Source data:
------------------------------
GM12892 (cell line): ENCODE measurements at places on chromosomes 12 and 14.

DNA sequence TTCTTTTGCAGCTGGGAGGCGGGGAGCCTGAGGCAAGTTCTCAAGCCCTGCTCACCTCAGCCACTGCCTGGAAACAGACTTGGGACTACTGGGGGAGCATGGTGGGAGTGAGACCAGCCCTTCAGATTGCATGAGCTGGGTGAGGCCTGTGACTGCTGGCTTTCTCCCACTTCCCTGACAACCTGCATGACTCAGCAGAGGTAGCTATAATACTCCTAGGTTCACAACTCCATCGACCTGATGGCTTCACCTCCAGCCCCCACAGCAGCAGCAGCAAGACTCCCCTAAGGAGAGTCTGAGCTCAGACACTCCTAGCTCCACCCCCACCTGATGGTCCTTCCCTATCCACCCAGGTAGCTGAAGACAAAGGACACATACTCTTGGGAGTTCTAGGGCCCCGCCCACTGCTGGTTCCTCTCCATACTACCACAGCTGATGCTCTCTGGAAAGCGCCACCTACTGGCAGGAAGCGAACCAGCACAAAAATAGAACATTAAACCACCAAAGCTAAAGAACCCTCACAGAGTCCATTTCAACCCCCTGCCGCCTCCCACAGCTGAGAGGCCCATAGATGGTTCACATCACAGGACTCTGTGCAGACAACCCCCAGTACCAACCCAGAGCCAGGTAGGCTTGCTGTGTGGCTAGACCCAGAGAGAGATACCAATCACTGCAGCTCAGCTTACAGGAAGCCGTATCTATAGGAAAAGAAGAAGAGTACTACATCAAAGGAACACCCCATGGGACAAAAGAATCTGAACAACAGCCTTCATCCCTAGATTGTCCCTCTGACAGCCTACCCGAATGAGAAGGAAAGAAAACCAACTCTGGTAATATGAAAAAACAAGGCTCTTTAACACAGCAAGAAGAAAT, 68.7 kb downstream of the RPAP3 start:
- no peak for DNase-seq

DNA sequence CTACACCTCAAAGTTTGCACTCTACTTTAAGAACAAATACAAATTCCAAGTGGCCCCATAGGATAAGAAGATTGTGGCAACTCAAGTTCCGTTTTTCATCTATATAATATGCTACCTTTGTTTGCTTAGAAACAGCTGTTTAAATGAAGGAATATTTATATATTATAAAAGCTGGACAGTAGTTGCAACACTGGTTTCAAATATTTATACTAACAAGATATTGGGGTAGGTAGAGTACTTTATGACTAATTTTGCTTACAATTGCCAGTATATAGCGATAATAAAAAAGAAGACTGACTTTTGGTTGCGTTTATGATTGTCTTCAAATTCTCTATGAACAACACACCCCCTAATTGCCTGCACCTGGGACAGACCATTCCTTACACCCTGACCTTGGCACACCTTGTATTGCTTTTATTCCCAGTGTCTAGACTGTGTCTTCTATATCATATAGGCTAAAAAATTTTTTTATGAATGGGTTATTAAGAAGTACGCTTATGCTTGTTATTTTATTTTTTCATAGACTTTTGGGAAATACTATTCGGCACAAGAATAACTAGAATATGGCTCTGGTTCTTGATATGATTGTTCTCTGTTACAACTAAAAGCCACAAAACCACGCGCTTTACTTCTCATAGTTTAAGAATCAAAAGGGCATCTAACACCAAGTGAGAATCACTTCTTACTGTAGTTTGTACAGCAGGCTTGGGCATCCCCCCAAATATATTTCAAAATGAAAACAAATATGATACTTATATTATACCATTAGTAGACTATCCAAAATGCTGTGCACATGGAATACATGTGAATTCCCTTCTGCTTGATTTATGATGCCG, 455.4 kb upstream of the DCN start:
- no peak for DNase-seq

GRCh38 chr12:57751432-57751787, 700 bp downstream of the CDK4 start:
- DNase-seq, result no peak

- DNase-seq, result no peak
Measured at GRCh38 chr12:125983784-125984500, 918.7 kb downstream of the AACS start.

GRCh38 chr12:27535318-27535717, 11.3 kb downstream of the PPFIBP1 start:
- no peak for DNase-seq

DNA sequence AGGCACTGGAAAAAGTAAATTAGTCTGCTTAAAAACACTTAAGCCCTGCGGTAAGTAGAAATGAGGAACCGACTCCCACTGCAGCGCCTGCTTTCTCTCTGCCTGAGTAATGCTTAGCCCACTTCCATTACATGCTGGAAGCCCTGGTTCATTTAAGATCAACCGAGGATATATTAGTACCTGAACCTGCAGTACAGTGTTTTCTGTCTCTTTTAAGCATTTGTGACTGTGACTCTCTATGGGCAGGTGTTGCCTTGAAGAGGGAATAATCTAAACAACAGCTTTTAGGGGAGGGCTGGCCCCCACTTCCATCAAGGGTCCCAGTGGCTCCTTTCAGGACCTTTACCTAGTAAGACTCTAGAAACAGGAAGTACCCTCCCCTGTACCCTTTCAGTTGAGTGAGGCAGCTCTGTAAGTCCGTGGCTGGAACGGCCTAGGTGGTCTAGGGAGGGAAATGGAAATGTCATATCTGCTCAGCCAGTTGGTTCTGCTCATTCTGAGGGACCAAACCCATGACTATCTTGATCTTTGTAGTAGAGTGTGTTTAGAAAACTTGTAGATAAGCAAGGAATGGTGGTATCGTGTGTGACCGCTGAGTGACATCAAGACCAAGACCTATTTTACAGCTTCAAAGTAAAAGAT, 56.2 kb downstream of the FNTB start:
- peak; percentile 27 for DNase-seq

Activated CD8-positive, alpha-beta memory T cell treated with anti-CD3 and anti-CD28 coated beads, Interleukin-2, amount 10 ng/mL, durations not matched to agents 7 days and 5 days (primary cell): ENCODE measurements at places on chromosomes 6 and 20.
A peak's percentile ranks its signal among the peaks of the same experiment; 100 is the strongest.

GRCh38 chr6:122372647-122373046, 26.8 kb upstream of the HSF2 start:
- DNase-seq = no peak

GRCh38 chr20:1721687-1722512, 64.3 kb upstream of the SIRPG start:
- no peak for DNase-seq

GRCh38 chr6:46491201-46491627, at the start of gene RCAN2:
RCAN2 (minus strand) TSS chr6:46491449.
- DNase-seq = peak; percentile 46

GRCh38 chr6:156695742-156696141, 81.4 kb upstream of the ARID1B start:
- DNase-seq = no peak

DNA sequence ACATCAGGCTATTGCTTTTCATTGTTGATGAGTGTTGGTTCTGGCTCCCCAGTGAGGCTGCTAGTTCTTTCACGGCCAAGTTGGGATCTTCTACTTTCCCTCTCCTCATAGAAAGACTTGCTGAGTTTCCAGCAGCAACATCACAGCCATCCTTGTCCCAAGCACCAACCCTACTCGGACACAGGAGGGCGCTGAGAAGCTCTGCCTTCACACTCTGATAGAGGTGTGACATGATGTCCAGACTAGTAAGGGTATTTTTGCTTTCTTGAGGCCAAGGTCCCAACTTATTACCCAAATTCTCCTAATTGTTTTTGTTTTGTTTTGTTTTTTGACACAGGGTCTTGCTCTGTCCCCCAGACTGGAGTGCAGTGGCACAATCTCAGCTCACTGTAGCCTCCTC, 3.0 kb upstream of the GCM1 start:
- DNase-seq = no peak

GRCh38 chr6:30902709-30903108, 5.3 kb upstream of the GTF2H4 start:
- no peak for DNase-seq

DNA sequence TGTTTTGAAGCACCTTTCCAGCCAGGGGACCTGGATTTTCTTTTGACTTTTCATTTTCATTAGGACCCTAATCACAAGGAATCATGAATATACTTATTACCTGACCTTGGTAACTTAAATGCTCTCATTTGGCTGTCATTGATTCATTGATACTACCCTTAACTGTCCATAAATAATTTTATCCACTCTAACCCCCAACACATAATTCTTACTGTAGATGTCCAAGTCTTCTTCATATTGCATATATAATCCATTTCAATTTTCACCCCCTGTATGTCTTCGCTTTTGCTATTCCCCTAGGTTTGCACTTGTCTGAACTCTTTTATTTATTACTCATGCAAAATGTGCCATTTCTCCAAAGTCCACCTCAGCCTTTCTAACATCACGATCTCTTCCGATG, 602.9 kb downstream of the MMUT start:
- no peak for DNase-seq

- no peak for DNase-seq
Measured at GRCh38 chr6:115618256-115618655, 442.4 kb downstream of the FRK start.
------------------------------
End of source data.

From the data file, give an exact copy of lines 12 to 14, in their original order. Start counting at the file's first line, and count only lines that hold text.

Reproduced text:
DNA sequence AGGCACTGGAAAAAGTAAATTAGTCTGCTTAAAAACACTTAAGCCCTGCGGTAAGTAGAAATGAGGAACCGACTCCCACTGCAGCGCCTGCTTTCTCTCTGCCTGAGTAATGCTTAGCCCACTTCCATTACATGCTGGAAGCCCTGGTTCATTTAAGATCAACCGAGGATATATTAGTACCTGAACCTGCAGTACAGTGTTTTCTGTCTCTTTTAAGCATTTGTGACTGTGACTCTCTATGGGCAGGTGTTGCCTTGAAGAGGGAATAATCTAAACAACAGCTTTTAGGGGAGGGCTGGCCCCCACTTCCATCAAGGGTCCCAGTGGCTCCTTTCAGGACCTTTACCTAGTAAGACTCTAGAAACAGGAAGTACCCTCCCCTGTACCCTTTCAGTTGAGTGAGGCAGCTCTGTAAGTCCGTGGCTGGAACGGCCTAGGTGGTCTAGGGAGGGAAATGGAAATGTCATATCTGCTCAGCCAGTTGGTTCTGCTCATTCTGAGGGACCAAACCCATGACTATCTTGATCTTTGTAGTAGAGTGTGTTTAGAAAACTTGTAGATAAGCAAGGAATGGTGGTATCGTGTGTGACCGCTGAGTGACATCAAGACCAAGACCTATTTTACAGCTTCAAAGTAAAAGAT, 56.2 kb downstream of the FNTB start:
- peak; percentile 27 for DNase-seq

Activated CD8-positive, alpha-beta memory T cell treated with anti-CD3 and anti-CD28 coated beads, Interleukin-2, amount 10 ng/mL, durations not matched to agents 7 days and 5 days (primary cell): ENCODE measurements at places on chromosomes 6 and 20.